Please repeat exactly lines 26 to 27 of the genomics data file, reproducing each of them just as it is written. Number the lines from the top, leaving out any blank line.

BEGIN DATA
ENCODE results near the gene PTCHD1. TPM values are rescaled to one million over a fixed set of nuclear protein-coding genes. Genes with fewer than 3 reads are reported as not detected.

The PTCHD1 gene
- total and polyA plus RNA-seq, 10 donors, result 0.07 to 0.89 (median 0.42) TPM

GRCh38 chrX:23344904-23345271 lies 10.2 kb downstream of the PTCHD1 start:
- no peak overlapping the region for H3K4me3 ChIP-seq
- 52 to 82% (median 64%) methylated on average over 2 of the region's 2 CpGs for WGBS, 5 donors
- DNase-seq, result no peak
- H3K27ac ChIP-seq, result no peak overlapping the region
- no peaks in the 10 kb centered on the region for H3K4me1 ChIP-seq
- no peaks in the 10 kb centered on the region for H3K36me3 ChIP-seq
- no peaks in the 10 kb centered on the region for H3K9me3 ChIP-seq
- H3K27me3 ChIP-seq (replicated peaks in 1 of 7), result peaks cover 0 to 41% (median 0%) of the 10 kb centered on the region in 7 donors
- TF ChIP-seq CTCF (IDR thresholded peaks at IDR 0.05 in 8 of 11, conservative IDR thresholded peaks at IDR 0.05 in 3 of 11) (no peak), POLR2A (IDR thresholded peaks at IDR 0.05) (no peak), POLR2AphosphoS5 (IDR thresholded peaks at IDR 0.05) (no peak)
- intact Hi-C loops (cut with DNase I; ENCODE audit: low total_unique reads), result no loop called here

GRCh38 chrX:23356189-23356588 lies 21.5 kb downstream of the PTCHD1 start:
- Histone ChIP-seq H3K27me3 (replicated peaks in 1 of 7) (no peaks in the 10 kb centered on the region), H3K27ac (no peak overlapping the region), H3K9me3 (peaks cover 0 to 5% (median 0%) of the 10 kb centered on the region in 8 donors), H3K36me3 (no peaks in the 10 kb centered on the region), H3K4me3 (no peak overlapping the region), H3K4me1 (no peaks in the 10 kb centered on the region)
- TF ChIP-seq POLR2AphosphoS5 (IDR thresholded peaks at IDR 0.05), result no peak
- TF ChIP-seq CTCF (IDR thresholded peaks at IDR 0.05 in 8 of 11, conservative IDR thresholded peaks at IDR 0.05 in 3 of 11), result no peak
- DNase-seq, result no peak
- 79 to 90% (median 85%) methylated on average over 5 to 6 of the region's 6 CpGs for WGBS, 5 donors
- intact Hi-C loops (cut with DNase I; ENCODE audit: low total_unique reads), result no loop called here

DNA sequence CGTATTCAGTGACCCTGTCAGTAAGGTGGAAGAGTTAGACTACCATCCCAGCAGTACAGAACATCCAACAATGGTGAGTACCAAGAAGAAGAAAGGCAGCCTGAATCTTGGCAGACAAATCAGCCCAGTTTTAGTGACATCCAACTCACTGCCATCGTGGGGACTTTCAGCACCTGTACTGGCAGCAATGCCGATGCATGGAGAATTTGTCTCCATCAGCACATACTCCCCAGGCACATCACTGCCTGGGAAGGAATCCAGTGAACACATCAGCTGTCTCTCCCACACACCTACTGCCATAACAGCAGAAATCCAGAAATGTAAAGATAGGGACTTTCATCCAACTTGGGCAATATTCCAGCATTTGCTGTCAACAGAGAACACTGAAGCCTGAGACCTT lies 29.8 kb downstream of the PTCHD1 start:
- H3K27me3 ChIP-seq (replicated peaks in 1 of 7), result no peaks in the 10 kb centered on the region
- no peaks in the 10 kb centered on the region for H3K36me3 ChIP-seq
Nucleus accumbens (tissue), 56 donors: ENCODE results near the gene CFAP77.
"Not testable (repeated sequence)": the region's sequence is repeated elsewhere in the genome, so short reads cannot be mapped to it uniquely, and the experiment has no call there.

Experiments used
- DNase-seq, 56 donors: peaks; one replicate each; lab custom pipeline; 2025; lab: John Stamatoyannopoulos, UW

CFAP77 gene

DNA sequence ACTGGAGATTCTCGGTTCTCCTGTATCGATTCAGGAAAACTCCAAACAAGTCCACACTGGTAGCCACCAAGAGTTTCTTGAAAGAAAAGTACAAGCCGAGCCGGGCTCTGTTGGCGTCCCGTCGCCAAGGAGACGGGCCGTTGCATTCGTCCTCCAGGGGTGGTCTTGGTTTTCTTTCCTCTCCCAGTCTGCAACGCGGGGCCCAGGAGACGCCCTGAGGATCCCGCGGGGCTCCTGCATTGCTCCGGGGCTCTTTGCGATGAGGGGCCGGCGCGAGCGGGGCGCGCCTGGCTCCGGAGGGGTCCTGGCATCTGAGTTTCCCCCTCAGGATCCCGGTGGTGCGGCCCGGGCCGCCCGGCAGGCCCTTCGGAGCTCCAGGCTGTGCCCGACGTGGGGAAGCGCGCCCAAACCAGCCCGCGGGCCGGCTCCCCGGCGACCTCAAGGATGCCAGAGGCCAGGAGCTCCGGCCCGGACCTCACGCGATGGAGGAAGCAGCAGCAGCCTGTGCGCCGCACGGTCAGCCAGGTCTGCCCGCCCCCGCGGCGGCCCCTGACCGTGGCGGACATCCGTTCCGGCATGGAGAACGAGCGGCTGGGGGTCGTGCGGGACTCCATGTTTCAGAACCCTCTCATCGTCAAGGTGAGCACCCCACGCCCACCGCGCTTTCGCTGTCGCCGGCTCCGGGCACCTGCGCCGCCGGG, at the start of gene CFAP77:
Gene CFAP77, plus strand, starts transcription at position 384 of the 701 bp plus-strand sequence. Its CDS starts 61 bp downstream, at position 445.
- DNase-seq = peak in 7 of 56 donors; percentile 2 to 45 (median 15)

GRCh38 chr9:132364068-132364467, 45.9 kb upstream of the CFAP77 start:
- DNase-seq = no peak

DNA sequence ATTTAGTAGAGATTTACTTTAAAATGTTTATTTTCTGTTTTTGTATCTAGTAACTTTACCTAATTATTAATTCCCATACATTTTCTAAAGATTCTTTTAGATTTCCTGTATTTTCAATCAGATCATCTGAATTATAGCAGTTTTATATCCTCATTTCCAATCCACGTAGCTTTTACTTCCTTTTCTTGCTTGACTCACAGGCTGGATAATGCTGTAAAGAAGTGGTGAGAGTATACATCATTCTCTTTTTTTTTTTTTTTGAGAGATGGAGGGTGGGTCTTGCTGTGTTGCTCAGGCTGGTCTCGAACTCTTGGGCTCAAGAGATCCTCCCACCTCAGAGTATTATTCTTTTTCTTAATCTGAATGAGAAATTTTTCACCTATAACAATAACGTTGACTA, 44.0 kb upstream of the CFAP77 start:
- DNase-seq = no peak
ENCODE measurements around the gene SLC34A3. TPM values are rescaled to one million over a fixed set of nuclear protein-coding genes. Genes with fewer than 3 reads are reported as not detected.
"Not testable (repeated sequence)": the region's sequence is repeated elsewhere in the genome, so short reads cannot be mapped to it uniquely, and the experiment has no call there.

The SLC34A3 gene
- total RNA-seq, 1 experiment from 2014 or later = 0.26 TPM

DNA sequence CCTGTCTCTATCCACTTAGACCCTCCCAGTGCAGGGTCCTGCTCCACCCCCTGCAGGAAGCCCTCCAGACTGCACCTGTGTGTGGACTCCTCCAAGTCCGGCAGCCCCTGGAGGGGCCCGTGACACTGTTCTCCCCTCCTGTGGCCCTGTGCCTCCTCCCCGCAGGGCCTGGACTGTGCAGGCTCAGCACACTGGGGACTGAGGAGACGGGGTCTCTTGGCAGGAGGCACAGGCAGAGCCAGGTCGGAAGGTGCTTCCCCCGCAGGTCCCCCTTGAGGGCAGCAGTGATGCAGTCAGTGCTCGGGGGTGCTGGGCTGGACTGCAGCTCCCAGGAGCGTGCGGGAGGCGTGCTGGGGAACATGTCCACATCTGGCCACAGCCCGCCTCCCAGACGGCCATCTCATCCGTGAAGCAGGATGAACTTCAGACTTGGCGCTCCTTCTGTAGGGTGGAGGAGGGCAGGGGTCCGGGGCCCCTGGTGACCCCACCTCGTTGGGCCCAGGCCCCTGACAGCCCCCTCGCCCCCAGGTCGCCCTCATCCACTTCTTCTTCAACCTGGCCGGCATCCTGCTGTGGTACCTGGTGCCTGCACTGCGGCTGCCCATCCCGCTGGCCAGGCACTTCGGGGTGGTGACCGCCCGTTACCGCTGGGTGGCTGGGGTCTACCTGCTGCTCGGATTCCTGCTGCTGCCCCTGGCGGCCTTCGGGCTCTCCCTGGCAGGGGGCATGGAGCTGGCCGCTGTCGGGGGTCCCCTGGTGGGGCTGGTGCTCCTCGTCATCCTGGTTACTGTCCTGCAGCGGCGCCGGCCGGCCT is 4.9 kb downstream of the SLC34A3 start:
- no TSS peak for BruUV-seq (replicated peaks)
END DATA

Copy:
"Not testable (repeated sequence)": the region's sequence is repeated elsewhere in the genome, so short reads cannot be mapped to it uniquely, and the experiment has no call there.

Experiments used